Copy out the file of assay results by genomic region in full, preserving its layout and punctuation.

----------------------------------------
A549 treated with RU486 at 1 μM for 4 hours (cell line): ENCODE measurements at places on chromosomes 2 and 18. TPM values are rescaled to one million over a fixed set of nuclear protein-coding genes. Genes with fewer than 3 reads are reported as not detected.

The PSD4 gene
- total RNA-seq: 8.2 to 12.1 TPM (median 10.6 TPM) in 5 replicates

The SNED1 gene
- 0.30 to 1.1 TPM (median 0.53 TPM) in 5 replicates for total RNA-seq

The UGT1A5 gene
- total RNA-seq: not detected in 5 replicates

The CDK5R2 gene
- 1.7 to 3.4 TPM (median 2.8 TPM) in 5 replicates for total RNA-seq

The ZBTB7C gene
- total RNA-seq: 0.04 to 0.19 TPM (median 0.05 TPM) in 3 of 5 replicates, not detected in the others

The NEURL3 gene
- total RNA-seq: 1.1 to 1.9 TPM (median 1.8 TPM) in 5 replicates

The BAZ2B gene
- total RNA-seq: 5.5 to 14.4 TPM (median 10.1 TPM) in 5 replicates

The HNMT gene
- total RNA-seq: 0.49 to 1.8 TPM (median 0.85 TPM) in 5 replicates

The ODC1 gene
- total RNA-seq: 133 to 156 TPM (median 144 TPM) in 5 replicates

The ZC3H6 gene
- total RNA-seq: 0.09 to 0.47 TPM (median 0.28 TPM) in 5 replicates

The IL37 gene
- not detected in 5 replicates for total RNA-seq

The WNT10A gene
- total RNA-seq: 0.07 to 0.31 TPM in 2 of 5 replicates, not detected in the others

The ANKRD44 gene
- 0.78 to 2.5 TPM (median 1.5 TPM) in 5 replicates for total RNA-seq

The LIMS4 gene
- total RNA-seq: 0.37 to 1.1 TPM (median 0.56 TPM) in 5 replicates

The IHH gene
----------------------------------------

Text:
A549 treated with RU486 at 1 μM for 4 hours (cell line): ENCODE measurements at places on chromosomes 2 and 18. TPM values are rescaled to one million over a fixed set of nuclear protein-coding genes. Genes with fewer than 3 reads are reported as not detected.

The PSD4 gene
- total RNA-seq: 8.2 to 12.1 TPM (median 10.6 TPM) in 5 replicates

The SNED1 gene
- 0.30 to 1.1 TPM (median 0.53 TPM) in 5 replicates for total RNA-seq

The UGT1A5 gene
- total RNA-seq: not detected in 5 replicates

The CDK5R2 gene
- 1.7 to 3.4 TPM (median 2.8 TPM) in 5 replicates for total RNA-seq

The ZBTB7C gene
- total RNA-seq: 0.04 to 0.19 TPM (median 0.05 TPM) in 3 of 5 replicates, not detected in the others

The NEURL3 gene
- total RNA-seq: 1.1 to 1.9 TPM (median 1.8 TPM) in 5 replicates

The BAZ2B gene
- total RNA-seq: 5.5 to 14.4 TPM (median 10.1 TPM) in 5 replicates

The HNMT gene
- total RNA-seq: 0.49 to 1.8 TPM (median 0.85 TPM) in 5 replicates

The ODC1 gene
- total RNA-seq: 133 to 156 TPM (median 144 TPM) in 5 replicates

The ZC3H6 gene
- total RNA-seq: 0.09 to 0.47 TPM (median 0.28 TPM) in 5 replicates

The IL37 gene
- not detected in 5 replicates for total RNA-seq

The WNT10A gene
- total RNA-seq: 0.07 to 0.31 TPM in 2 of 5 replicates, not detected in the others

The ANKRD44 gene
- 0.78 to 2.5 TPM (median 1.5 TPM) in 5 replicates for total RNA-seq

The LIMS4 gene
- total RNA-seq: 0.37 to 1.1 TPM (median 0.56 TPM) in 5 replicates

The IHH gene